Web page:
2. The model minority myth divides people of color and specifically serves as a tool of anti-black racism.
Racial myths and stereotypes are often used as a “wedge” to divide groups, whether it’s creating unfair racial hierarchies or emphasizing elements of cultural and racial superiority and/or inferiority.
In this specific case, the model minority myth is successful because it constructs Black people as a “problem” minority. It teaches some Asian Americans to compare where we are and what we’ve accomplished with where Black Americans are and what they’ve accomplished. It turns us into juxtapositions and situates us as racial binaries.
Asian Americans have different histories of oppression than other communities, and it’s unfair to compare existing struggles. This is rarely talked about outside of activist communities, but some Asian immigrants were intentionally selected to be model minorities, which we’ll discuss more below.
Rooted in the ‘pull yourself up by the bootstraps’ ideology, the term ‘model minority’ was popularized during the 1960’s Civil Rights Movement – this stereotype is racist to both Asian Americans and Black Americans.
By creating a narrative that hard work equates success, it negates past and present structural barriers that interrupt success for different marginalized groups.
The “success” of certain groups of Asian Americans was contrasted with the “failure” of African Americans.
The myth comes hand in hand with other statements like, “If Asians can be successful by working hard, why can’t Black people?” It serves as a functional stereotype that uplifted the narrative of meritocracy and the American Dream.
In witnessing family friends and relatives talk about their life experiences, themes of hard work and sacrifice are the most salient.
My own parents believe that they have worked hard to get to where they are. At some point since they immigrated here, they have learned to believe in the narrative that anyone can find success if they just work hard enough.
However, to accept any positive stereotype about the model minority myth is to also comply with a racist system that favors and privileges whiteness – and that is something that not only harms other people of color, it hurts members in our own communities.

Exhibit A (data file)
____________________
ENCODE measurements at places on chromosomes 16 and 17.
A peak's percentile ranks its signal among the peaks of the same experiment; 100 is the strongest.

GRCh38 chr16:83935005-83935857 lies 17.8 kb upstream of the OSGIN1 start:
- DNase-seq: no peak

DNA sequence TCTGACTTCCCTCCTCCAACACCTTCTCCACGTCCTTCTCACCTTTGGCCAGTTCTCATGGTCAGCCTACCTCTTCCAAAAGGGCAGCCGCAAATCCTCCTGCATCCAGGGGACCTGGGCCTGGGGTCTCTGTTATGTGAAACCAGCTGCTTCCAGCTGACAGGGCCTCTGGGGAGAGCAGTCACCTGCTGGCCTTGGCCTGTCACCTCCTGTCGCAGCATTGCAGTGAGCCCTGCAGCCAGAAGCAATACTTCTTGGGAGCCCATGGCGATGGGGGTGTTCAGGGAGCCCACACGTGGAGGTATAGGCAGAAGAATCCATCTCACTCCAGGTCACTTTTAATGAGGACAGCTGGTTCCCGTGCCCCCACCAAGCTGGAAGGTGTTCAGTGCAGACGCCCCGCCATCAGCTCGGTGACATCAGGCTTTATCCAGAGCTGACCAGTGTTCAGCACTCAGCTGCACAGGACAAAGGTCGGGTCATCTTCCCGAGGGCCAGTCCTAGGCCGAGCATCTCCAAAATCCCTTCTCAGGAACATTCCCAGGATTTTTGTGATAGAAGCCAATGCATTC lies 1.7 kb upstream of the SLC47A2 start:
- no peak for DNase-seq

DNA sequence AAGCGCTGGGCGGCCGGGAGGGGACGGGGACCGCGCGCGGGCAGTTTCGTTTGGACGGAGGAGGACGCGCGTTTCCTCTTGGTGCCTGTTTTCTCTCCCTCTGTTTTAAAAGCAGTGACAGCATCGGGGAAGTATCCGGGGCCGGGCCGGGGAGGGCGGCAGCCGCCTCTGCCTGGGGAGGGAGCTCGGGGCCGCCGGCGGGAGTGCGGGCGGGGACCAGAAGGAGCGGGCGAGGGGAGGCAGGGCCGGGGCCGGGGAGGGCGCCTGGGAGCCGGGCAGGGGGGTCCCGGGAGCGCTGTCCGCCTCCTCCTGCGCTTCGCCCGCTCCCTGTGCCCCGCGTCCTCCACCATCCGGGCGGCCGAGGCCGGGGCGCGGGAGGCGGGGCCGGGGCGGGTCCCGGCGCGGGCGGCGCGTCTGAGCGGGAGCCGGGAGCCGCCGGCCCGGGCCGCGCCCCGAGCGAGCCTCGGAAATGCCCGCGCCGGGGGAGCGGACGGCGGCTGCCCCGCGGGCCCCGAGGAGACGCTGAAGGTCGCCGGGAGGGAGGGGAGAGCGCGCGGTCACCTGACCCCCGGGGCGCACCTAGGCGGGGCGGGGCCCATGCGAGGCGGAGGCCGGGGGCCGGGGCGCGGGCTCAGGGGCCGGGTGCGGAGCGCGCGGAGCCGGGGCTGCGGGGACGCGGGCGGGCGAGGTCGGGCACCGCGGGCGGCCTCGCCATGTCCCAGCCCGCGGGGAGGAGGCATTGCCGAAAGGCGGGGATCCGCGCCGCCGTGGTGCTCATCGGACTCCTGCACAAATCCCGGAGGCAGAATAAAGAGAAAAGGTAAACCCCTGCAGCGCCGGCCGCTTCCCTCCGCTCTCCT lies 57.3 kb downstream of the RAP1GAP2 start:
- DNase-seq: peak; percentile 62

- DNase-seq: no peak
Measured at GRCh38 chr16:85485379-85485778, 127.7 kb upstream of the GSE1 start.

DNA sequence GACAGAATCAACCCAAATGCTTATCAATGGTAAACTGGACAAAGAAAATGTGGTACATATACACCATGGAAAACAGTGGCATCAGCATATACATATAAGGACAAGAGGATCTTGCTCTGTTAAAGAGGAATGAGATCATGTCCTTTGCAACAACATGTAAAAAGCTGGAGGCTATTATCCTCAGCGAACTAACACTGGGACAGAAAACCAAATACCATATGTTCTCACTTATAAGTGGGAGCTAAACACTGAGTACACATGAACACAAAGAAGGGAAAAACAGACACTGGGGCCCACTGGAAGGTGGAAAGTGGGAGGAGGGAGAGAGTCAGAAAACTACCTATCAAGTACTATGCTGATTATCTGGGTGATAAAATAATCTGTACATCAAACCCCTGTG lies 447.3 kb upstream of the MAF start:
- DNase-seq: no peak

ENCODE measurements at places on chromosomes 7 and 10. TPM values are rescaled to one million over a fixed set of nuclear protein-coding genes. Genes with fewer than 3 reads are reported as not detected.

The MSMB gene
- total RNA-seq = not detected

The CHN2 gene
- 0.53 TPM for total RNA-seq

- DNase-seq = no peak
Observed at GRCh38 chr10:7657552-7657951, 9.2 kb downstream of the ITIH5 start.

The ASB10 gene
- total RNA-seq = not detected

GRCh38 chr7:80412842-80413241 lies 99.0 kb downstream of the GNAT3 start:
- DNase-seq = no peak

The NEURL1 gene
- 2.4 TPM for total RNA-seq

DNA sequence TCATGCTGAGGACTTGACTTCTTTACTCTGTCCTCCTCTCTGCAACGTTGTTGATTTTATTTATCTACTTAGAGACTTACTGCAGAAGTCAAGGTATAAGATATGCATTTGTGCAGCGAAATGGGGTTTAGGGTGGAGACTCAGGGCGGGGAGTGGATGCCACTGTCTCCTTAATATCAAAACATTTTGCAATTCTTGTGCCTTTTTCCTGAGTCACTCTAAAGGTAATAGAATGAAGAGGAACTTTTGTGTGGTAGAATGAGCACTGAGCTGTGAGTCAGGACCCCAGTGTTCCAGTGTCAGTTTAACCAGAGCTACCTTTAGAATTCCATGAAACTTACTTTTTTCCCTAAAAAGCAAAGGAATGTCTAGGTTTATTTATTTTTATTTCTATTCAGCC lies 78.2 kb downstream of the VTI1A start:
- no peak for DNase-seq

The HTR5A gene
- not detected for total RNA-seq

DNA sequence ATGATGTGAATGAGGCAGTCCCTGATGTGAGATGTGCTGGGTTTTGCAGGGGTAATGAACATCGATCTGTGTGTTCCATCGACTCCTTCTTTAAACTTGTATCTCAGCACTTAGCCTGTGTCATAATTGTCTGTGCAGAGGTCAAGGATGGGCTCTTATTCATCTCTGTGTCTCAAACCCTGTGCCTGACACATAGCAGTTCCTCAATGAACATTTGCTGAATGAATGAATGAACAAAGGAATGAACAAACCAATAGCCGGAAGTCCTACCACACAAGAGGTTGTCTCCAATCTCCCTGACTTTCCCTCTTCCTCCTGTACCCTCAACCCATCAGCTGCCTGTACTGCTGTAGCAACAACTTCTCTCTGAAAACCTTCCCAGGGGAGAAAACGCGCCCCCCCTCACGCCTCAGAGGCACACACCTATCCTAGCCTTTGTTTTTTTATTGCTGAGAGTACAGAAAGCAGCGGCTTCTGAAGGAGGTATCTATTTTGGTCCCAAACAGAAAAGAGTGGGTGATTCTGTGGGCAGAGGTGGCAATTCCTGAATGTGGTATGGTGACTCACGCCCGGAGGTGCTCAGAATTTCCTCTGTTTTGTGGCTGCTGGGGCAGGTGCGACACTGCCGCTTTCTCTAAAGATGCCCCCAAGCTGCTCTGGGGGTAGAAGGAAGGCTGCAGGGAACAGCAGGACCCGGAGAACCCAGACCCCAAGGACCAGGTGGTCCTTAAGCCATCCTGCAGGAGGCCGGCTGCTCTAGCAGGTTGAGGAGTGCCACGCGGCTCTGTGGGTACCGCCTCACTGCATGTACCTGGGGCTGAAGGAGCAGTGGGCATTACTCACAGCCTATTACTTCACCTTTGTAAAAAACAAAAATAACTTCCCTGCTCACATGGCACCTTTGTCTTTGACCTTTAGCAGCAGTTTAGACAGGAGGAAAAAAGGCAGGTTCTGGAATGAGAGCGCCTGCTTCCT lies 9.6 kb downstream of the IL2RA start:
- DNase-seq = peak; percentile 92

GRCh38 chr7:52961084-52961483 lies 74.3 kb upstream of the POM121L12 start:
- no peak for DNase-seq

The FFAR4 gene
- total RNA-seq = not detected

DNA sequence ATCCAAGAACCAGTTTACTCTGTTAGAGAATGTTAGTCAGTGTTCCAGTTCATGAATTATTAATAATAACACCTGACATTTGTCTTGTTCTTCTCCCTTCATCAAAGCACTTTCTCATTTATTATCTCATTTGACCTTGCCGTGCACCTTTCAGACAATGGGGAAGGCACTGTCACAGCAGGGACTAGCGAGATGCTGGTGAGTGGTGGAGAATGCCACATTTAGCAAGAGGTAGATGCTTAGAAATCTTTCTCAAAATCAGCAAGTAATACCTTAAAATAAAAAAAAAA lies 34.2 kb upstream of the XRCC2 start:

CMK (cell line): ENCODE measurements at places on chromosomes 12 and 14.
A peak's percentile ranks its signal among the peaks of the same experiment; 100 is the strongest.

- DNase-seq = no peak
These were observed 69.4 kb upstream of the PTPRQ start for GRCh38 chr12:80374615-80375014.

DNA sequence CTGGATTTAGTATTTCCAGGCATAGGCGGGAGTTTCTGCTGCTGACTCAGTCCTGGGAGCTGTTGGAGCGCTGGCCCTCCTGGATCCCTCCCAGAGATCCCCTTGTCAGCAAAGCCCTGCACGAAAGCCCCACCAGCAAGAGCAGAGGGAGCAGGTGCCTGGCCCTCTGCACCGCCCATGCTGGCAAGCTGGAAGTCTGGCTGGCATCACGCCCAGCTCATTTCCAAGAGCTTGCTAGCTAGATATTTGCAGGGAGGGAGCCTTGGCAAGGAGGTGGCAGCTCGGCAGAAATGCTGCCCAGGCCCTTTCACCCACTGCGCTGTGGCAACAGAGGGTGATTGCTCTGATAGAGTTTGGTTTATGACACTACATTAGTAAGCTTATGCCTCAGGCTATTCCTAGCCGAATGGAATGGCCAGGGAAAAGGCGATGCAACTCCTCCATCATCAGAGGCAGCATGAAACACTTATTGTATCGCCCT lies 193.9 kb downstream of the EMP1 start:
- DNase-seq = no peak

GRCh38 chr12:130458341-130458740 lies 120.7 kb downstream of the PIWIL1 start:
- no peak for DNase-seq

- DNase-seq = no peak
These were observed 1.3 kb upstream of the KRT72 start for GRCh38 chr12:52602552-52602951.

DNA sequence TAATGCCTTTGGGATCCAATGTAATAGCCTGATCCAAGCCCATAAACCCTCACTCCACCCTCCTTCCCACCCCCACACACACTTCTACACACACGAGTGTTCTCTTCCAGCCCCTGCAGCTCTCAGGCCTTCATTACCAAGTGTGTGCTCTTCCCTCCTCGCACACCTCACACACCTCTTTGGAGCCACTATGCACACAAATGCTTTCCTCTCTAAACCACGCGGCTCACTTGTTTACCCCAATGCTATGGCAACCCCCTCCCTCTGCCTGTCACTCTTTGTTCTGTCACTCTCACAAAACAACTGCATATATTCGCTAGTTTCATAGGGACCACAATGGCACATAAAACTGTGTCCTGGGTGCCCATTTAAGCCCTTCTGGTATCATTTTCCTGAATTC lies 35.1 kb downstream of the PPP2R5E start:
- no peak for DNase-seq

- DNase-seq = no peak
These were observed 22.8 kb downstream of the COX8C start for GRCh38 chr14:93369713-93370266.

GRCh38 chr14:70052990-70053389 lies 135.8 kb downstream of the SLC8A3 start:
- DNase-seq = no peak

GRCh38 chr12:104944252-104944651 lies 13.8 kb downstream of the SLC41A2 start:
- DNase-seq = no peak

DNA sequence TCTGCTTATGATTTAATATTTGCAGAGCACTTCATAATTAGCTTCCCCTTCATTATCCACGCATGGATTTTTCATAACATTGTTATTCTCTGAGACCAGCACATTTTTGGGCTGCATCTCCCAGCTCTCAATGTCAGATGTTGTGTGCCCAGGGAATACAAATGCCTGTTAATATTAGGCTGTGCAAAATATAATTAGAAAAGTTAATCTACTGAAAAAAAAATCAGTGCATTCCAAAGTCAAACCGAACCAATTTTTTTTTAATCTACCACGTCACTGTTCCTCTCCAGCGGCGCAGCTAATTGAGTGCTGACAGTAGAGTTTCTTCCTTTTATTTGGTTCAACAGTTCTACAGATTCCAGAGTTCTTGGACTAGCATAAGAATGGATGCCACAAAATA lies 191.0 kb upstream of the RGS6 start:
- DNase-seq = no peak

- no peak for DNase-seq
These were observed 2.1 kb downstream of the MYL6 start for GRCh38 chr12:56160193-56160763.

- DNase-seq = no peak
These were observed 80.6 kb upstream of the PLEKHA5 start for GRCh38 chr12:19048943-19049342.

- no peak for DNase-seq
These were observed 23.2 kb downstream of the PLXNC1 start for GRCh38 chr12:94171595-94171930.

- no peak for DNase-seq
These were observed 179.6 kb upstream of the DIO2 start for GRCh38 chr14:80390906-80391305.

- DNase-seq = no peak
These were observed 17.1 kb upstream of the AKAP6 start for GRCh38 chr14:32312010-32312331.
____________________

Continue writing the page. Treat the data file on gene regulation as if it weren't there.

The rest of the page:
3. The myth also serves to create “good” immigrants and “bad” immigrants.
The myth creates the idea that some people deserve to be in the U.S. and some people don’t. Some immigrants are lazy. Some snuck in to take away jobs from hard-working “Americans.”
Immigration policies purposefully included and excluded certain groups. For example, the 1965 Immigration Act allowed Asians, specifically East Asians, of a certain educational and class background into the United States.
However, the model minority myth equates voluntary immigrant experiences with the experiences of those who have descended from slavery and those who arrived involuntarily and/or by force, such as a result of war or U.S. colonization and expansion projects abroad.
My parents immigrated to the U.S. seeking political freedom and better economic and educational opportunities.
Yet, these freedoms and opportunities are actually limited. They are offered as placations that obscure violent histories and institutions of slavery, colonialism, war, and genocide. These opportunities selectively include and exclude different communities’ ability to participate.
4. The myth flattens and erases Asian American identity.
Asian American identities that don’t abide by the model minority rulebook are deemed invalid. Our validity and value is determined by our utility in preserving the racial hierarchy.
Not only is it eugenic to ascribe character traits, like quiet, polite, and obedient, to an entire racial group, the myth prevents coalition building within our diverse Asian American communities.
There are radically different histories, experiences, and oppressions across the Asian American diaspora, yet often, we are lumped together as one ambiguous other.